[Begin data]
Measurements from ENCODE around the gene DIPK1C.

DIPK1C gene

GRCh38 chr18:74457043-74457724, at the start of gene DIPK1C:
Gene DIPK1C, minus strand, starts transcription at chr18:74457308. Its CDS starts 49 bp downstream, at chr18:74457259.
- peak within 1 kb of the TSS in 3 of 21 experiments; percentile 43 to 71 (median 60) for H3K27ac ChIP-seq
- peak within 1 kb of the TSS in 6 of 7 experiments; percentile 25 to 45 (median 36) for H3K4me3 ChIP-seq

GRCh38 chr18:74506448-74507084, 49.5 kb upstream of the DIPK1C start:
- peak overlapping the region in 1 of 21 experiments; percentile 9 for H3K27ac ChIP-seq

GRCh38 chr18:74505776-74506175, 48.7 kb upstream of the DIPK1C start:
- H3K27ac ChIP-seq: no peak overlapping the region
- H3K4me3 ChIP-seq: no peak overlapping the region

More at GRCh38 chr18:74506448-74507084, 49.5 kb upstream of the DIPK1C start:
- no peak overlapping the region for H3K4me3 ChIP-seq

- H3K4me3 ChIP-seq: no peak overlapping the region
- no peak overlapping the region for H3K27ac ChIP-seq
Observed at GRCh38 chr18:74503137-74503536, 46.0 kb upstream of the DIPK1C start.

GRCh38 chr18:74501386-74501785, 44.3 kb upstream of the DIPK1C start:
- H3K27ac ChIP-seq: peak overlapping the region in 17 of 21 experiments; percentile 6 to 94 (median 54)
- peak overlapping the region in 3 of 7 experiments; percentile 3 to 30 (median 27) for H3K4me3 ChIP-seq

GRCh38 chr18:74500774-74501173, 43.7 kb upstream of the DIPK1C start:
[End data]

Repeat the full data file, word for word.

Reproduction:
Measurements from ENCODE around the gene DIPK1C.

DIPK1C gene

GRCh38 chr18:74457043-74457724, at the start of gene DIPK1C:
Gene DIPK1C, minus strand, starts transcription at chr18:74457308. Its CDS starts 49 bp downstream, at chr18:74457259.
- peak within 1 kb of the TSS in 3 of 21 experiments; percentile 43 to 71 (median 60) for H3K27ac ChIP-seq
- peak within 1 kb of the TSS in 6 of 7 experiments; percentile 25 to 45 (median 36) for H3K4me3 ChIP-seq

GRCh38 chr18:74506448-74507084, 49.5 kb upstream of the DIPK1C start:
- peak overlapping the region in 1 of 21 experiments; percentile 9 for H3K27ac ChIP-seq

GRCh38 chr18:74505776-74506175, 48.7 kb upstream of the DIPK1C start:
- H3K27ac ChIP-seq: no peak overlapping the region
- H3K4me3 ChIP-seq: no peak overlapping the region

More at GRCh38 chr18:74506448-74507084, 49.5 kb upstream of the DIPK1C start:
- no peak overlapping the region for H3K4me3 ChIP-seq

- H3K4me3 ChIP-seq: no peak overlapping the region
- no peak overlapping the region for H3K27ac ChIP-seq
Observed at GRCh38 chr18:74503137-74503536, 46.0 kb upstream of the DIPK1C start.

GRCh38 chr18:74501386-74501785, 44.3 kb upstream of the DIPK1C start:
- H3K27ac ChIP-seq: peak overlapping the region in 17 of 21 experiments; percentile 6 to 94 (median 54)
- peak overlapping the region in 3 of 7 experiments; percentile 3 to 30 (median 27) for H3K4me3 ChIP-seq

GRCh38 chr18:74500774-74501173, 43.7 kb upstream of the DIPK1C start: